Definition of the negative volume index (NVI)


What is the negative volume index (NVI)?

The Negative Volume Index (NVI) is a technical indicator line that integrates volume and price to graphically show how price movements are affected by days of declining volume.

Key takeaways

  • The negative volume index integrates volume and price to graphically show how price movements are affected by days of declining volume.
  • The negative trend lines of the volume index can potentially be the best trend lines to follow the smart and conventional money movements typically characterized by institutional investors.
  • The NVI can be used in conjunction with the Positive Volume Index (PVI) to see how volume influences price.

Understanding the Negative Volume Index (NVI)

The Negative Volume Index (NVI) can be used in conjunction with the Positive Volume Index (PVI). Both indices were first developed by Paul Dysart in the 1930s and gained popularity in the 1970s after being featured in Norman Fosback’s book “Stock Market Logic.”

Positive and negative volume indices are trend lines that can help an investor track how the price of a security changes with the effects of volume. PVI and NVI trend lines are typically available through advanced technical charting software programs such as MetaStock and EquityFeedWorkstation. Trend lines are usually added below a candlestick pattern similar to displaying volume bar charts.

The negative trend lines of the volume index can potentially be the best trend lines to follow the smart and conventional money movements typically characterized by institutional investors. Volume index positive trend lines are generally more widely associated with the effects of high-volume market trends, which are known to be more heavily influenced by loud, smart money traders.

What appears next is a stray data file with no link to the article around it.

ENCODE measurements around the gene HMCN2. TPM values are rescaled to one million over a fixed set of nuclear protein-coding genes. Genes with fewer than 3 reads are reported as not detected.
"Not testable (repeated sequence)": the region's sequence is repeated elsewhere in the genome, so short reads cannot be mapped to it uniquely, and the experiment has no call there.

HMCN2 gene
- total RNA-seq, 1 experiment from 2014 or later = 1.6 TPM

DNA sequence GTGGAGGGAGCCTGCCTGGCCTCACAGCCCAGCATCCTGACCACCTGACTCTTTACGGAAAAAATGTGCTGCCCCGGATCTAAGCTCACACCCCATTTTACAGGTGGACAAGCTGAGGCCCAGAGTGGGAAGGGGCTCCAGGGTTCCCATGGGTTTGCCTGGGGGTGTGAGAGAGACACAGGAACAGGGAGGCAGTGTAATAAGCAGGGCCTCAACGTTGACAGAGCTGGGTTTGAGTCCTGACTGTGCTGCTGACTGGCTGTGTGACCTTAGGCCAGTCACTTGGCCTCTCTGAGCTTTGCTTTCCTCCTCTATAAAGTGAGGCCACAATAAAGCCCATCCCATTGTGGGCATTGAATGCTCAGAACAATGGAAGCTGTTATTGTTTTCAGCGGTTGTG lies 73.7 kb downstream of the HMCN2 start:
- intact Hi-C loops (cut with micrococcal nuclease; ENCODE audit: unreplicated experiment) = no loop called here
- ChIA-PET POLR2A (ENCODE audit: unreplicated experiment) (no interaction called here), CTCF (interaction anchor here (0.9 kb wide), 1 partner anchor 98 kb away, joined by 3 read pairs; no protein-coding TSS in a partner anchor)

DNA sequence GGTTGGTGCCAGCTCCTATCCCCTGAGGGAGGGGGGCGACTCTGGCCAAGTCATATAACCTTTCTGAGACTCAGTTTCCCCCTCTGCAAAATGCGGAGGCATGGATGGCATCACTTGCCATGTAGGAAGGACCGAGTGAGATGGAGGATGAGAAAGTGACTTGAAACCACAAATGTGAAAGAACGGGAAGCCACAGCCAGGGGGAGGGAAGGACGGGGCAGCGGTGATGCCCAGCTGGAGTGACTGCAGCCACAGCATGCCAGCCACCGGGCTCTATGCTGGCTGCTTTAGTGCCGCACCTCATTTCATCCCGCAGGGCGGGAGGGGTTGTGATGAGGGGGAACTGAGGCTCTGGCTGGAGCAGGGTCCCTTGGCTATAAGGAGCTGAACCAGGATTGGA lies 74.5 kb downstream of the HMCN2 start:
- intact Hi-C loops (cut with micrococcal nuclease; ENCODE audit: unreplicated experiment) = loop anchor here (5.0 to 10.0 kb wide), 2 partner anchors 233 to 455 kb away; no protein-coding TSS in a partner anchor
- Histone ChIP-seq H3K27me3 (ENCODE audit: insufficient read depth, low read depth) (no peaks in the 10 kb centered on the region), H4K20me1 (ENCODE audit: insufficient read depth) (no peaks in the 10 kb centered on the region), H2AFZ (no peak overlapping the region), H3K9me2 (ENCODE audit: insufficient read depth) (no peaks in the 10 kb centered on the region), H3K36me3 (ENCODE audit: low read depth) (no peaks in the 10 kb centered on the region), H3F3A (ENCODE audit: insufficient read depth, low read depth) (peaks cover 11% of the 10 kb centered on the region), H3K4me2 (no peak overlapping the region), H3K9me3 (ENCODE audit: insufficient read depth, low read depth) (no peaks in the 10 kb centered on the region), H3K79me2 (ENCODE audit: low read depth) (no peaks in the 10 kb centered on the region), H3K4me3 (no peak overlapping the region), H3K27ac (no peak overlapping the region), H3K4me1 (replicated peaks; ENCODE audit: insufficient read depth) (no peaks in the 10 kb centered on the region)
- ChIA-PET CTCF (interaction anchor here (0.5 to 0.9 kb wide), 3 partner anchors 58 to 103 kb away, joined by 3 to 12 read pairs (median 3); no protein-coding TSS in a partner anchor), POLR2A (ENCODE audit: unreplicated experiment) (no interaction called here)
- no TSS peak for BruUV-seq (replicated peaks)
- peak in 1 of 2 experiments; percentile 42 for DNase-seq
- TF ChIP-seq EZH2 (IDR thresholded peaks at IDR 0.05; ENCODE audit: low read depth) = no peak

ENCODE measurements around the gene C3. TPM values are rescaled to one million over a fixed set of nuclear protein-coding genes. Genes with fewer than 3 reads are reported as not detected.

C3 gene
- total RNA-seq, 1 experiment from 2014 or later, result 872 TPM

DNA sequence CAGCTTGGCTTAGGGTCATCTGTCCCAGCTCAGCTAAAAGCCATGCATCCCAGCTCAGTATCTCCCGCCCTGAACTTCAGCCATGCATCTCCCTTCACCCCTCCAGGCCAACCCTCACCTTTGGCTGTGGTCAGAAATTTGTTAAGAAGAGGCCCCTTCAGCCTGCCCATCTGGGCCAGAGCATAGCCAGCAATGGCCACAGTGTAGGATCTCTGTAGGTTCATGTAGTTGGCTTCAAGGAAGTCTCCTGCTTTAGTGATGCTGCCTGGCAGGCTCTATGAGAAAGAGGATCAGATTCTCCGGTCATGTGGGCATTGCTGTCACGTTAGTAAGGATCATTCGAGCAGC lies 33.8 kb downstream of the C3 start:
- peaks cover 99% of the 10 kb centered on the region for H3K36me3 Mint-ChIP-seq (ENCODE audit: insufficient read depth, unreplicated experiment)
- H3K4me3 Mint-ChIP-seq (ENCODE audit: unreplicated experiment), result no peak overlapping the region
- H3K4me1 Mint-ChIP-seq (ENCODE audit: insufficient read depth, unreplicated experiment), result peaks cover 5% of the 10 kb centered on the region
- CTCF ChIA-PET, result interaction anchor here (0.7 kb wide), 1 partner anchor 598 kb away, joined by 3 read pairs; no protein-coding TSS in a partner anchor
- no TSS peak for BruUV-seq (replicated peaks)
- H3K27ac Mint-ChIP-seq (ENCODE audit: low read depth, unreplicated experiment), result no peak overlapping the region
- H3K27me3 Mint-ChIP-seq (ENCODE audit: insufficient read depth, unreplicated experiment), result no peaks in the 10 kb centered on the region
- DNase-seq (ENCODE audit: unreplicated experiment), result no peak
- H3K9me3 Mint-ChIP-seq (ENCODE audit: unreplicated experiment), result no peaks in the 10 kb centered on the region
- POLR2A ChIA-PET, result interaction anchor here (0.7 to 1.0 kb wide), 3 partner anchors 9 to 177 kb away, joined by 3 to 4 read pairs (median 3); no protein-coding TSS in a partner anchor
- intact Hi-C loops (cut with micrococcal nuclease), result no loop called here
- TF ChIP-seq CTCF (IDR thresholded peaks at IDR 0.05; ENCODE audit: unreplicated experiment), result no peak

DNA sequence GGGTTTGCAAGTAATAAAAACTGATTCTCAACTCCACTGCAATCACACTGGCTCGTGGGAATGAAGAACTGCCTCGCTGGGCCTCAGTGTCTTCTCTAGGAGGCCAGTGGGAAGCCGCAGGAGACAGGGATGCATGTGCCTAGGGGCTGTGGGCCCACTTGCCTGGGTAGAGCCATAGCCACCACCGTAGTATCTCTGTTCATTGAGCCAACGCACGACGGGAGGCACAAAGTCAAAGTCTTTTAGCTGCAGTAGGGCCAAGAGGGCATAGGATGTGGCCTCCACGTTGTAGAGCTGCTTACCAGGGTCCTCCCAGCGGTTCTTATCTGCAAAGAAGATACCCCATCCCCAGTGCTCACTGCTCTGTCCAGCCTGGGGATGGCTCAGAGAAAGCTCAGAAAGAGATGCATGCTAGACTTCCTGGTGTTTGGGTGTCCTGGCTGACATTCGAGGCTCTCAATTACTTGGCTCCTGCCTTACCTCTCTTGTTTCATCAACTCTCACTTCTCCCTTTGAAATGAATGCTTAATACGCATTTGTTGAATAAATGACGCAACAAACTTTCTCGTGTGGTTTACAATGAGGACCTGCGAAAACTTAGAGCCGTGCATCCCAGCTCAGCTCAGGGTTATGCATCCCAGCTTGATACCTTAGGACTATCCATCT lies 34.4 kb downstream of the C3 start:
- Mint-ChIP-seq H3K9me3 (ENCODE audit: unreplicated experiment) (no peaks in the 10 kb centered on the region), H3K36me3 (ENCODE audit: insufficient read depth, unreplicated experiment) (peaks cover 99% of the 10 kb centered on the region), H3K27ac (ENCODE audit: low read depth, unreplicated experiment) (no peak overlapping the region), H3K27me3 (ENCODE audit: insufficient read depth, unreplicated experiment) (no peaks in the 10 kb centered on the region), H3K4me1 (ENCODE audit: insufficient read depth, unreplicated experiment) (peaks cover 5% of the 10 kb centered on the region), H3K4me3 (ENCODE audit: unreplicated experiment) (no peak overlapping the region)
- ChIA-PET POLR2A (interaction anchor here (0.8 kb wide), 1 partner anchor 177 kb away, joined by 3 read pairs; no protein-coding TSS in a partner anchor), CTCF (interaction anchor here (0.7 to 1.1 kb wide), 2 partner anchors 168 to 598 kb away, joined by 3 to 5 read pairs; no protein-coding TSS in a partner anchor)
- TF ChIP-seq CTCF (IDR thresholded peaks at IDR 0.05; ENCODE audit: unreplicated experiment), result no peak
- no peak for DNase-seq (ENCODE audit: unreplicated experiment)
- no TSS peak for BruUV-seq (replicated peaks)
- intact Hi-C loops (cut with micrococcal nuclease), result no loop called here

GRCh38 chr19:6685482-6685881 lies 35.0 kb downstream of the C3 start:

NVI can be useful after the price drops due to high volume trading. Low volume days can show how institutional money and top investors are trading a security. In general, it is best to track both NVI and PVI together as they generally represent how price is being influenced by volume.

Negative Volume Index (NVI) calculations

The calculation of the NVI depends on how the volume of a single day compares with the volume of operations of the previous day. NVI will only change when the volume has decreased from one day to the next. Therefore, if the current volume is higher, there is no change. If the volume is less than the previous day, the NVI is calculated using the following equation:

NIV

=

PNVI

+

(

TCP


YCP

YCP

×

PNVI

)

where:

PNVI = anterior NVI

TCP = today’s closing price

YCP = yesterday’s closing price

begin {aligned} & text {NVI} = text {PNVI} + left ( frac { text {TCP} – text {YCP}} { text {YCP}} times text {PNVI} right) \ & textbf {where:} \ & text {PNVI = Previous NVI} \ & text {TCP = today’s closing price} \ & text {YCP = yesterday’s closing price } \ final {aligned}

NIV=PNVI+(YCPTCP YCP×PNVI)where:PNVI = anterior NVITCP = today’s closing priceYCP = yesterday’s closing price

If the NVI is higher, it means that the price increases with the decrease in volume. If the NVI is lower, it means that the price is decreasing as fewer investors trade the security.

The calculation of the PVI depends on variables similar to those of the NVI. If the current volume is greater than the previous day’s volume, PVI = Previous PVI + {[(Today’s Closing Price-Yesterday’s Closing Price)/Yesterday’s Closing Price] x Previous PVI}. If the current volume is lower than the previous day’s volume, the PVI does not change. If the PVI is higher, it means that the price is gaining with a large volume. If the PVI is lower, it means that the price is decreasing with high volume. Generally, the PVI will see significant changes when the publication of unforeseen news about a company causes a high volume of operations.

www.investopedia.com

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